So I have a teenie tiny colony that’s pretty much toast. I knew going into the winter it wasn’t in great shape. It was result of a late season queen that was mated sometime in September, which is not good for all kinds of reasons I won’t go into now. But essentially it was (is) a small colony with a poorly mated queen that I should have combined with a strong colony before winter set in.
In any case, Marc Bloom, another beekeeper here on the Isle of Newfoundland going all-in like me, because, come on, there’s no turning back now, dropped off a 5-frame medium nuc box for me the other day and I thought now would be a good time to dig into this dying colony, transfer it to a smaller, probably dryer hive box, and maybe give it a fighting chance. So that’s what I did. Here’s the video, including a sort of post-mortem looking through the dying colony’s old frames.
00:00 — “Beehive” vs “Bee Colony.”
00:45 — A dying colony.
02:45 — Smoke, gloves and veil.
03:10 — A bee poops.
03:35 — A look at some bees flying.
03:45 — Opening the hive.
04:55 — The ragged stubby queen.
05:50 — Bees in their new nuc box.
07:15 — The post-mortem.
12:25 — Conclusions.
13:00 —The D.E. Hive.
14:00 — The nuc in its new home.
So what do I think of all this mess? Why is this colony dying?
Because I live on the disease-free island of Newfoundland (no Varroa, etc.), my experience with identifying and dealing with all the nasty diseases that affect most other honey bee populations on the planet is zip. I’ve read all about them, but I’ve never seen them here in Newfoundland. My bees have probably had Nosema and other diseases that are easy to overcome by maintaining large and robust colonies — which includes healthy, well-mated queens. But other than that, if there were any subtle clues to disease in this colony’s old hive, I couldn’t see them.
I didn’t see any signs of rodents getting into the hive either. No signs of shrews eating away at the bees. None of that ugliness.
There was zero sign of brood from the stubby-looking queen. A well-mated queen that has been laying usually takes on an elongated appearance. The queen in this colony has never been elongated, which leads me to suspect she’s a dud and always has been. Yes, some queens, usually with Russian genetics from what I can tell, don’t do much laying until natural pollen and nectar becomes available. So it’s possible that no brood isn’t abnormal for this queen at this time of year — but I don’t think so.
If I were to dig into most of my colonies at this time of year (near the end of March), I’m confident I would find a small patch of brood cells at the very least. Some queens give up laying completely by the time December rolls around, often earlier, but by January or February, sometime after the Winter Solstice when the days start getting longer, the queens begin to lay a few eggs and continue to ramp up their egg-laying as the days get longer, the workers get out for cleansing flights and eventually pollen and nectar start coming in (or when they’re given protein patties to give them a boost). So again, no brood in this colony is not a good sign.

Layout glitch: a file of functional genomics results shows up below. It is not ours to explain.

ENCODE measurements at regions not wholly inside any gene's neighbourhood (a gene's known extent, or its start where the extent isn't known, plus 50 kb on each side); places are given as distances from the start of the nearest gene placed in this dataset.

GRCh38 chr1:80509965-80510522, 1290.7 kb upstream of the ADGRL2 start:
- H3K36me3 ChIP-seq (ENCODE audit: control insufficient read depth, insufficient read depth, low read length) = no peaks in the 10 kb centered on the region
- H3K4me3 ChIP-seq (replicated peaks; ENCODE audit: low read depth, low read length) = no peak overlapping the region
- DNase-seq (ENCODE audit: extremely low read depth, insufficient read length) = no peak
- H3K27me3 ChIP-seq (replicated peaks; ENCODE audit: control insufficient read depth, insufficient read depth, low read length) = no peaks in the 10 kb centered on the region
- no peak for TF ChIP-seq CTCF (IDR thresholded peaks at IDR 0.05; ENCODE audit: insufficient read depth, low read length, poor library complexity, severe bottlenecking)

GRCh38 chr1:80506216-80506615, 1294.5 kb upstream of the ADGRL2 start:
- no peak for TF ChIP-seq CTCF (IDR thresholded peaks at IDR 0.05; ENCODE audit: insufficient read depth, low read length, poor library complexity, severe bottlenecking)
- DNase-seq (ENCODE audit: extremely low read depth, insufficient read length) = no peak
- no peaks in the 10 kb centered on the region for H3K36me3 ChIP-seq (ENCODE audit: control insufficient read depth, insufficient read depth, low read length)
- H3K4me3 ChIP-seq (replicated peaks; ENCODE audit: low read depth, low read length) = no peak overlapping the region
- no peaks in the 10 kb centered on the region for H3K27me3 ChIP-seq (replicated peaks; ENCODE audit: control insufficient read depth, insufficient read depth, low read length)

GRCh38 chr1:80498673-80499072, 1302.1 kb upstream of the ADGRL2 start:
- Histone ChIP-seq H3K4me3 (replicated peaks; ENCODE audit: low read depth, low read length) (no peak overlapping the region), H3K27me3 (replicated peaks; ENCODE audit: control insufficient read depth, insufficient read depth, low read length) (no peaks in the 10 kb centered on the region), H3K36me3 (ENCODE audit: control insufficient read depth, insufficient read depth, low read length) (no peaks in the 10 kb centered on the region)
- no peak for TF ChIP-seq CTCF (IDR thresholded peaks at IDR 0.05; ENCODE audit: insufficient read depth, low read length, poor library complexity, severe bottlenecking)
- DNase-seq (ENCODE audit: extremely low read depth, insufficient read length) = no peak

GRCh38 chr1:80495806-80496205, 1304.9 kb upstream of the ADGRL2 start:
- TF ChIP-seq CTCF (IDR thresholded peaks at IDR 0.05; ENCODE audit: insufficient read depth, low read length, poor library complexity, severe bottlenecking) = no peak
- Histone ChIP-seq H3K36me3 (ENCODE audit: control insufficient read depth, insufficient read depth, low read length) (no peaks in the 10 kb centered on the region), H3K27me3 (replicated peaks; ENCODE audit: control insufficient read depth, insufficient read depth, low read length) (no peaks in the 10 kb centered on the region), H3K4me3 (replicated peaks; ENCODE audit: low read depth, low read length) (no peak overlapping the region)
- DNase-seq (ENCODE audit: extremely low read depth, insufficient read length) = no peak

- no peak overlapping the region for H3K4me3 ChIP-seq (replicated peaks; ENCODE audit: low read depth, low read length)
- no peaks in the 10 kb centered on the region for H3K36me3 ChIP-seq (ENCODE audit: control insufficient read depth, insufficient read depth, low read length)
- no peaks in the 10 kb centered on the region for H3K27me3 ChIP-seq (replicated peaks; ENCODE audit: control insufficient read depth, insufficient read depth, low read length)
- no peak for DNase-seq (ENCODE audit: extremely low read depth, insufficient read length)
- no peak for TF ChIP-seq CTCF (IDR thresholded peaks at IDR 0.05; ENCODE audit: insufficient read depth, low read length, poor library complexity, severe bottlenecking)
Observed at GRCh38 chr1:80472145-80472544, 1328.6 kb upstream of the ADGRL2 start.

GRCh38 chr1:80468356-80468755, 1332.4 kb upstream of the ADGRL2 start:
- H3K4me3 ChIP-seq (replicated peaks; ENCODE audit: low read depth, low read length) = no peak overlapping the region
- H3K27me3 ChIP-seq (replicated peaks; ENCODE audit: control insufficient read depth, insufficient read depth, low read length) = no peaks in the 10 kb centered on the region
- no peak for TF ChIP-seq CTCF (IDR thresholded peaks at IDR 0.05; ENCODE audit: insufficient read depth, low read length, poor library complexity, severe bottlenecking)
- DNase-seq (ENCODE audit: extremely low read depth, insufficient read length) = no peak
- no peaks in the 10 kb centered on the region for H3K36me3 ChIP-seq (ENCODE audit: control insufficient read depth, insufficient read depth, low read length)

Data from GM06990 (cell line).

Looking over my video records, I noticed that the hive these bees lived in got soaked during one our classic massively windy Newfoundland winter rain storms. I checked on all of my hives after the storm and noticed this one had a big ole crack beneath the inner cover, and with the rain coming in at a 90° angle like it often does on the east coast of the island, one side of the hive got drenched — and I think it was the side where the bees were clustering. Pretty much instant death for them. The frames I found that were full of mould and devoid of bees were on the side of the hive that got wet. All I could do after the storm was add some extra top ventilation to the hive (in the form of a ventilation rim and a Dempster Hive Pillow), which seemed to dry out the hive well, but by then it was too late. The damage was done and probably half the bees in the hive were dead, soaking wet dead.
Losing half the bees isn’t always the end of the world for a large colony, but for a small colony like this one, it meant the loss of the critical mass needed to keep the bees warm and able to break cluster — breaking cluster is crucial for accessing honey and getting outside for cleansing flights. Mould and dampness inside the hive as a result of all that water getting in probably didn’t help either. And neither did the dud queen. The end.
That’s what I think happened.
I’ll see what happens to the bees in the nuc box — as an experiment. But I won’t get my hopes up.
This might seem sad to some — and it’s definitely not the kind of thing that goes viral on Tik-Tok — but dealing with less attractive situations like this is as much a part of beekeeping as watching the bees make honey. As the old saying goes, “When someone falls in love with your flowers and not your roots, they don’t know what to do once fall and winter come.”